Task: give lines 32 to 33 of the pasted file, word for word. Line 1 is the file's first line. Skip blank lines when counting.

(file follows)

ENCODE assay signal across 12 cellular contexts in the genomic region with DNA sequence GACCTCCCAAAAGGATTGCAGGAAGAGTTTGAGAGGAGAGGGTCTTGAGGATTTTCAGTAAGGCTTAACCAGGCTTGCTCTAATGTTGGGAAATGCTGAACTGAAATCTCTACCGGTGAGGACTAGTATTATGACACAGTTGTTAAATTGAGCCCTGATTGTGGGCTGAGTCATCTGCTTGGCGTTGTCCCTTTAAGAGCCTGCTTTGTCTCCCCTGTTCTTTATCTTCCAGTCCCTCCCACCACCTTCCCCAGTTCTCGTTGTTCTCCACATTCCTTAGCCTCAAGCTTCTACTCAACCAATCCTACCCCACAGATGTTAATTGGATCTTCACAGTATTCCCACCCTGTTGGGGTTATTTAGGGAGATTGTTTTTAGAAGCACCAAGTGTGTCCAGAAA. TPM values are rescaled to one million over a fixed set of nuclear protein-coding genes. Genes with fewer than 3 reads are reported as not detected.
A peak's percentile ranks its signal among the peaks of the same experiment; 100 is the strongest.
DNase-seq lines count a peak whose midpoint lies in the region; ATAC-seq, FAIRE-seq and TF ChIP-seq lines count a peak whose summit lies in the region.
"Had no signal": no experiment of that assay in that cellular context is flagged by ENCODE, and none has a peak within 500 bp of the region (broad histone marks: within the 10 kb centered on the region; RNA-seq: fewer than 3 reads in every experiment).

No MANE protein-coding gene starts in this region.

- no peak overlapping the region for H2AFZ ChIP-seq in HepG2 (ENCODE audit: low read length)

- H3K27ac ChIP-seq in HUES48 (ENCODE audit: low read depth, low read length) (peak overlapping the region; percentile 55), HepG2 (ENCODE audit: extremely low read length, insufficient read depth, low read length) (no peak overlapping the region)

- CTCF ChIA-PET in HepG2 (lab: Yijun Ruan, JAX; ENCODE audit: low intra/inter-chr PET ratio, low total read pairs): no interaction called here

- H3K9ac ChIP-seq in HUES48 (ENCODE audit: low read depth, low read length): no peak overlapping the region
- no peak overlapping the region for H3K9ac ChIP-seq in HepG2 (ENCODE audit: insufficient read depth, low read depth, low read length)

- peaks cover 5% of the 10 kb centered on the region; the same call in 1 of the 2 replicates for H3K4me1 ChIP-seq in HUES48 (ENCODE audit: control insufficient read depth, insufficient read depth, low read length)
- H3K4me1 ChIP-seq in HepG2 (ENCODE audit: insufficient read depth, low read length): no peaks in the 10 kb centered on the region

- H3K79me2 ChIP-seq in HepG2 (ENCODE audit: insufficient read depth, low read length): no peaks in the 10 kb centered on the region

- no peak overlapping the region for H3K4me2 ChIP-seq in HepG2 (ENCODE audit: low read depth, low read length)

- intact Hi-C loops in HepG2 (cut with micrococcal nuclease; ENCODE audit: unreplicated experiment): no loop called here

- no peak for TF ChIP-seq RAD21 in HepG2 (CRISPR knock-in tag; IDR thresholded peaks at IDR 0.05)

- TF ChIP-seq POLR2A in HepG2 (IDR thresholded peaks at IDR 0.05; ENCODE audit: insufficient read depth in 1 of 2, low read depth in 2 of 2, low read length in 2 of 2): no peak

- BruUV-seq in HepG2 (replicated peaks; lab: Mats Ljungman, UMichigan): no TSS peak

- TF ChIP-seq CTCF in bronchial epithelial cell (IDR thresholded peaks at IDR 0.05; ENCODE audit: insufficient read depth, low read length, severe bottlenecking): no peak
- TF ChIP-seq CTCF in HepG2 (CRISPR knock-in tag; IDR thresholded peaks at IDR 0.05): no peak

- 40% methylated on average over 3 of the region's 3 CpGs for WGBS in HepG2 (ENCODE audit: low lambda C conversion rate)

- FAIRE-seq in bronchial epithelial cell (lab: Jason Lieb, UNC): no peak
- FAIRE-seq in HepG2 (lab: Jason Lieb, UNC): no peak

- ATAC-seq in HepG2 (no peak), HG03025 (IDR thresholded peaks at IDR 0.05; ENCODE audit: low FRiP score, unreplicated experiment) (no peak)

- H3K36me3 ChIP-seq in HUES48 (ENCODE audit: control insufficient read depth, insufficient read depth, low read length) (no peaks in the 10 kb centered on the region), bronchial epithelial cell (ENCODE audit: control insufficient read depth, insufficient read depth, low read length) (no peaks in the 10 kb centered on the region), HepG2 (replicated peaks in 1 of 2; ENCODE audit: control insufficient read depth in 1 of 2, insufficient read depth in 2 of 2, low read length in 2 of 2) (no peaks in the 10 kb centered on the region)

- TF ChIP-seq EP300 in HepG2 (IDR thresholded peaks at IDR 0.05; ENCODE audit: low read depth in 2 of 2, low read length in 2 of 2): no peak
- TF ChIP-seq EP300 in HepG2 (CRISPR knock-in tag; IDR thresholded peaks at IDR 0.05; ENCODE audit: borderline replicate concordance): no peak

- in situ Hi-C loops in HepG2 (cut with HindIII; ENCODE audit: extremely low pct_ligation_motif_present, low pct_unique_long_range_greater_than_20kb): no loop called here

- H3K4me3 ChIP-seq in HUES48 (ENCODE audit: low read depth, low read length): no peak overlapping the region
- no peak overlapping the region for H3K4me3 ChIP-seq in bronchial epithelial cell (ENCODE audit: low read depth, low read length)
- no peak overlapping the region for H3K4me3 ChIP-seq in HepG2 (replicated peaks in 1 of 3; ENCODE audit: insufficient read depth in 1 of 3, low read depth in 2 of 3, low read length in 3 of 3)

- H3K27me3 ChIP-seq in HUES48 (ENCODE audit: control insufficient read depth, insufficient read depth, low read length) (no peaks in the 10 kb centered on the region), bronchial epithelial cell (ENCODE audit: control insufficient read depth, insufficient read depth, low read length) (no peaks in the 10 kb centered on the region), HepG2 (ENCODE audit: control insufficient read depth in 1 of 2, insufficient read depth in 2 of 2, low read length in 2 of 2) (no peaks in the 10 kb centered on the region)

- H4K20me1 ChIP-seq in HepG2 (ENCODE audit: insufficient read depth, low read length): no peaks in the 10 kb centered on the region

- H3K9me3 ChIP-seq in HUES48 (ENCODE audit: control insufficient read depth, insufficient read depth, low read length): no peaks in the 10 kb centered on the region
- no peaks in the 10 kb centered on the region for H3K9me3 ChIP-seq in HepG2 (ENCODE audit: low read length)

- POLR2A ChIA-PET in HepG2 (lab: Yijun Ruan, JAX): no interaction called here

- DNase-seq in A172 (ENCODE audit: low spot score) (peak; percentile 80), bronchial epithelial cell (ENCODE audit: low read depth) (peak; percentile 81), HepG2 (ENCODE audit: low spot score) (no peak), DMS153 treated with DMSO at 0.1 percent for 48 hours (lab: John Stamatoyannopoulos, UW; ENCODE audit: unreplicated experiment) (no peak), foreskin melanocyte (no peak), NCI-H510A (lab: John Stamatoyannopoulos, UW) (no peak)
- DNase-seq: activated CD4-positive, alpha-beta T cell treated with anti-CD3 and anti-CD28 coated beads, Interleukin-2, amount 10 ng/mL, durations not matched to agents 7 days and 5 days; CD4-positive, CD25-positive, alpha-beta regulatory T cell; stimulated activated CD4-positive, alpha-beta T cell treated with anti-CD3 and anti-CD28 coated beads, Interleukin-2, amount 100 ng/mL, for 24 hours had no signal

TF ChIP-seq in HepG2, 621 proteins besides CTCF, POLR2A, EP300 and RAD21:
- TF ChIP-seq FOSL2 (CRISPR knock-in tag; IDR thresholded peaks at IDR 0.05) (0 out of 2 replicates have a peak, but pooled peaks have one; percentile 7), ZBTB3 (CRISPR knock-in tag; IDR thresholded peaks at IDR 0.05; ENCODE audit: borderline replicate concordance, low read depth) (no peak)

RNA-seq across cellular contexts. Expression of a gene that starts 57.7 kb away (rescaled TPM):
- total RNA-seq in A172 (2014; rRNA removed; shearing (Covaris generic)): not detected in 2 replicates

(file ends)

- H3K27me3 ChIP-seq in HUES48 (ENCODE audit: control insufficient read depth, insufficient read depth, low read length) (no peaks in the 10 kb centered on the region), bronchial epithelial cell (ENCODE audit: control insufficient read depth, insufficient read depth, low read length) (no peaks in the 10 kb centered on the region), HepG2 (ENCODE audit: control insufficient read depth in 1 of 2, insufficient read depth in 2 of 2, low read length in 2 of 2) (no peaks in the 10 kb centered on the region)

- H4K20me1 ChIP-seq in HepG2 (ENCODE audit: insufficient read depth, low read length): no peaks in the 10 kb centered on the region